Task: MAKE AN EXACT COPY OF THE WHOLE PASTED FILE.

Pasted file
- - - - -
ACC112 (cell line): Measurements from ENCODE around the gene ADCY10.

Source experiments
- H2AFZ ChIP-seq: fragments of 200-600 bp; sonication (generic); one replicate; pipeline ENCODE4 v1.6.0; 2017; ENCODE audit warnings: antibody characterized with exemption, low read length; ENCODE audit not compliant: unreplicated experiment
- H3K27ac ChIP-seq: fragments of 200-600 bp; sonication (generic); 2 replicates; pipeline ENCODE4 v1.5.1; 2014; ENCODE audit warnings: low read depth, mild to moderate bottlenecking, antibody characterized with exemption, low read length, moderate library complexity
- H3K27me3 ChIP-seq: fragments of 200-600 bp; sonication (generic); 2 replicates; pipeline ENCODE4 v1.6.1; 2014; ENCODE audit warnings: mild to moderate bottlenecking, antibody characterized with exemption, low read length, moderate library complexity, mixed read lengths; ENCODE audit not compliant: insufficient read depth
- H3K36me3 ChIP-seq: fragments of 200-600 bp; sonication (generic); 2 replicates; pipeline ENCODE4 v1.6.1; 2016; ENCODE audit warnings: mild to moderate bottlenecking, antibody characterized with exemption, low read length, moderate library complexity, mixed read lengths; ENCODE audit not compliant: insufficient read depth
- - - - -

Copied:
ACC112 (cell line): Measurements from ENCODE around the gene ADCY10.

Source experiments
- H2AFZ ChIP-seq: fragments of 200-600 bp; sonication (generic); one replicate; pipeline ENCODE4 v1.6.0; 2017; ENCODE audit warnings: antibody characterized with exemption, low read length; ENCODE audit not compliant: unreplicated experiment
- H3K27ac ChIP-seq: fragments of 200-600 bp; sonication (generic); 2 replicates; pipeline ENCODE4 v1.5.1; 2014; ENCODE audit warnings: low read depth, mild to moderate bottlenecking, antibody characterized with exemption, low read length, moderate library complexity
- H3K27me3 ChIP-seq: fragments of 200-600 bp; sonication (generic); 2 replicates; pipeline ENCODE4 v1.6.1; 2014; ENCODE audit warnings: mild to moderate bottlenecking, antibody characterized with exemption, low read length, moderate library complexity, mixed read lengths; ENCODE audit not compliant: insufficient read depth
- H3K36me3 ChIP-seq: fragments of 200-600 bp; sonication (generic); 2 replicates; pipeline ENCODE4 v1.6.1; 2016; ENCODE audit warnings: mild to moderate bottlenecking, antibody characterized with exemption, low read length, moderate library complexity, mixed read lengths; ENCODE audit not compliant: insufficient read depth